Kids are cyberbullying … themselves? Study says it’s pretty common
About one in 20 kids between 12 and 17 are cyber- bullying themselves, according to a new study from Florida Atlantic University. That is to say they leave themselves anonymous, mean-spirited messages — an emerging for of what the study calls "digital self-harm."
The research was done by Sameer Hinduja, a criminology professor at the university's Cyberbullying Research Center.
"It can be related to, 'cutting,' engaging in self-harm," Morristown child and family psychologist Steven Tobias said. "This is just another form of self-harm. I think actually, it is a extension of other affects of adolescence. It is just a new media for doing this. I think that some kids do it for attention, do it to get sympathy from others. But I also think a significant number of people are doing it because it reflects on how they feel about themselves."
But Tobias said that although self-bullying is controlled by the bullying target, "the problem, obviously, is that this is just going to make them feel worse."
"I think another thing that might be going on here is that this is how people feel that they deserve to be treated," he said. "That they are depressed, if they feel so badly about themselves that in a sense they think that this is right or this is what people are thinking about them or should be thinking about them. And then by posting online, it is just an outward expression, really of how badly they are feeling about themselves."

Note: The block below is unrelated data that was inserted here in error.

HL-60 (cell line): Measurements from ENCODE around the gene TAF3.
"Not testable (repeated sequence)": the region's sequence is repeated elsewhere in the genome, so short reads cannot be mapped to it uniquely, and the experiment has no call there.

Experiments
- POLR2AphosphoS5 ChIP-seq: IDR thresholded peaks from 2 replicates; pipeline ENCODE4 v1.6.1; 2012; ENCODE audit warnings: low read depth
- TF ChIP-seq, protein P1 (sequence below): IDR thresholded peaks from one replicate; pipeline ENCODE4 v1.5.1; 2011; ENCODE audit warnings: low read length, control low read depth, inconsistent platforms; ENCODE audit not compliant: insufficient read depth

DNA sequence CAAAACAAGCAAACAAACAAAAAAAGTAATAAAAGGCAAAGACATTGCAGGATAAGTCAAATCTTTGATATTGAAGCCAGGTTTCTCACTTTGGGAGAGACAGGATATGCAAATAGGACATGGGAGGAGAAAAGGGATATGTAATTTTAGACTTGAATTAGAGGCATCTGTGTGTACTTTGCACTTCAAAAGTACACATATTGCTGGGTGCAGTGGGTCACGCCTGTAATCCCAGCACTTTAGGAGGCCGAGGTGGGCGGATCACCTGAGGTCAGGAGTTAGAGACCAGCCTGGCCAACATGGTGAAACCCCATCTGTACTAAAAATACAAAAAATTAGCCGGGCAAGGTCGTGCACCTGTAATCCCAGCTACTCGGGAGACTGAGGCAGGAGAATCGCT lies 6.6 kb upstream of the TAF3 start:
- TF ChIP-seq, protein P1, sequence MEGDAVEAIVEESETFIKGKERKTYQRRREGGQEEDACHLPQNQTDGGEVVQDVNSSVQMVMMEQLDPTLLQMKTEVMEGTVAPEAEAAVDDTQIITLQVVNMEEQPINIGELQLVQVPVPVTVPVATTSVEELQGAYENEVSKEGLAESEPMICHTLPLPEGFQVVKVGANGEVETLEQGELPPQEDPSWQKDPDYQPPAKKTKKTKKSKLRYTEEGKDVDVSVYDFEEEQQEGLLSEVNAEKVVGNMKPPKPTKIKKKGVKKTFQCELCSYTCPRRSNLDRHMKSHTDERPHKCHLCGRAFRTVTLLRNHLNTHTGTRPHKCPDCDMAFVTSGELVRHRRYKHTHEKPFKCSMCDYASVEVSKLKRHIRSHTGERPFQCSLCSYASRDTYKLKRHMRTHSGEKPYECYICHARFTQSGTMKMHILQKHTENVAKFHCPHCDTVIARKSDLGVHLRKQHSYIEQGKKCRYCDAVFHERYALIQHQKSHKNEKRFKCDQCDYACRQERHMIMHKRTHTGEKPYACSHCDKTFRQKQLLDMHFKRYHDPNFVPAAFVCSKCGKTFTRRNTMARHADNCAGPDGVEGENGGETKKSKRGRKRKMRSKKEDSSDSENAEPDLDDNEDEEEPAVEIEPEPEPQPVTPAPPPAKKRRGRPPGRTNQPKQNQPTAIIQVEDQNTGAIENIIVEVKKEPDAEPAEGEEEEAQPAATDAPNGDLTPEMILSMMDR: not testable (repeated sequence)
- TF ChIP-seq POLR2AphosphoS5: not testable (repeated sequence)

The survey showed non-heterosexual kids were three times more likely to cyberbully themselves, and cyberbullying victims were 12 times more likely to engage in self-bullying.
Tobias said he thinks that the problem is growing.
"I am really very worried about this generation of kids. And I think that technology, unfortunately, is contributing significantly to the problems that kids are having," Tobias said. "And I do not think that parents are really taking it seriously enough, that the cell phone is ubiquitous — everybody has one, so it must be okay. And it is not okay. I really think that there is a lot of literature coming out now that shows how smart phones are really causing significant emotional and even academic problems for this generation of kids."
Joe Cutter is the afternoon news anchor on New Jersey 101.5.
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